Homeless set up camp near school

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zonnebloem homeless CAPE ARGUS A group of homeless people living in Zonnebloem say they have nowhere else to go. Picture: Tracey Adams

Cape Town -

While the provincial Department of Human Settlements is deciding what to do with the land next to Trafalgar High School in Zonnebloem, a group of homeless people have set up shacks on the site.

Bruce Oom, spokesman for Human Settlements MEC Bonginkosi Madikizela, said on Thursday that part of the property was being used by the provincial Education Department for the school while the remainder of the land fell under human settlements.

“We are still looking for the best options for the use of that land,” he said.

Meanwhile, homeless people have set up shelters there.

Marius Smith, 32, is one of them. Originally from Graaff-Reinett, Smith said he came to Cape Town where he found a job as a taxi conductor.

But then he decided to leave as he was earning too little to support himself and his living conditions were “terrible”.

“I worked in the taxi business for eight years and used to earn between R100 and R150 a day. But the boss’s son used to hit us and one day when it happened again to a friend of mine I decided to leave.”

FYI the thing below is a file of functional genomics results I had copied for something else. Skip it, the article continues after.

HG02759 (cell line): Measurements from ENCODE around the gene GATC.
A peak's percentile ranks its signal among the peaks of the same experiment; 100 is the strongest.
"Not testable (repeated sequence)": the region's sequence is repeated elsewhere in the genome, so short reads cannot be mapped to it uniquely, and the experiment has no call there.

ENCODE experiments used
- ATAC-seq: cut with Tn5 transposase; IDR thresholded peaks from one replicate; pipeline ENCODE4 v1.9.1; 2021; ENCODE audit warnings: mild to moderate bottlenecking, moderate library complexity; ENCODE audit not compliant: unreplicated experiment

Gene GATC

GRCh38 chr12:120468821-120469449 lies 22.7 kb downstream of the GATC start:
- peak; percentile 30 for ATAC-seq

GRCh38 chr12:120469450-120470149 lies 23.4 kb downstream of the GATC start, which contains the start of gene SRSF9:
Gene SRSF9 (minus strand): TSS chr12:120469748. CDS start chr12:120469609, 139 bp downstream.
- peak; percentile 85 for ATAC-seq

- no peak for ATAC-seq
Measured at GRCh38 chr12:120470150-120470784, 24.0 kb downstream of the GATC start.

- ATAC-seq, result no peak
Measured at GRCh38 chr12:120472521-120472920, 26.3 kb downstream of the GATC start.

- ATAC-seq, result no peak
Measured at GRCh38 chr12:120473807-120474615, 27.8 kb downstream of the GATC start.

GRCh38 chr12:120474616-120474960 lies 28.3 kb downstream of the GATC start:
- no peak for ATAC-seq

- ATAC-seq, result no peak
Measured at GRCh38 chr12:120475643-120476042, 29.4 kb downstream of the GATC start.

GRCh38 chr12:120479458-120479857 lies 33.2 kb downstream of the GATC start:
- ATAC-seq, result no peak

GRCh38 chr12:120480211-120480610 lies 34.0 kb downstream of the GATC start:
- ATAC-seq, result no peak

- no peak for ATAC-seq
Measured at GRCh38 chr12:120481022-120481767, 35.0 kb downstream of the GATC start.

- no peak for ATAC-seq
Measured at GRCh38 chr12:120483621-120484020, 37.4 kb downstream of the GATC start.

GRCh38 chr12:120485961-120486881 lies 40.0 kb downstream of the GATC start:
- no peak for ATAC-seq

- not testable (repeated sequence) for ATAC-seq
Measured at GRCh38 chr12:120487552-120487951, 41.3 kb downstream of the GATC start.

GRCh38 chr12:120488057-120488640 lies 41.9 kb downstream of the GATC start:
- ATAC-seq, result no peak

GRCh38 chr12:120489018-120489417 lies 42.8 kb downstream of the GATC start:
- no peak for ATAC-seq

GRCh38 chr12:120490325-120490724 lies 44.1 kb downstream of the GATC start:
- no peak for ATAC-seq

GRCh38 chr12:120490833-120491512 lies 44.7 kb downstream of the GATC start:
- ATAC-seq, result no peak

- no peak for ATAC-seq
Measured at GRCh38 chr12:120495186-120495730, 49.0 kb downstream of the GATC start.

Smith worked on the Vredehoek to Cape Town CBD route and would often see the homeless people he now lives with in Zonnebloem.

“I knew them, sometimes I saw them in town. So when I came here, they already knew me.”

There are several groups of homeless people in the Zonnebloem area and Smith said his group consisted of about eight adults.

When the Cape Argus visited about six people were putting paper into black plastic bags which they would sell to recycling businesses.

Fikile Mzilane, 48, said he had been living on the streets for nearly 30 years. He stopped going to school at 15 when he became involved in the 1976 school protests while living in Gugulethu.

“After that I started stealing and ended up in jail for 14 years. But my mom died a year after I was released. My older brother got to keep the house. And when I couldn’t get a job, I started living on the streets.”

Mzilane said besides the recycling, he did odd jobs and on Sundays he sold newspapers at a streetlight in the CBD.

Larochelle Naidoo, a field worker for Oasis – an NGO that works with homeless people – said she had been working with this group for the past six months.

Unemployment was the main reason they ended up on the streets.

Naidoo she tried to help them find jobs and to apply for IDs so that they could make money for themselves as they did not want to stay in the formal shelters.

Trafalgar High School principal Nadeem Hendricks said he did not have a problem with the homeless people next to his school as long as they did not bother the pupils.

Brett Herron, Mayco member for transport, roads and stormwater, and Ward 57 councillor (which includes Zonnebloem), said he had had complaints about homeless people setting up shelters on the site.

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Cape Argus


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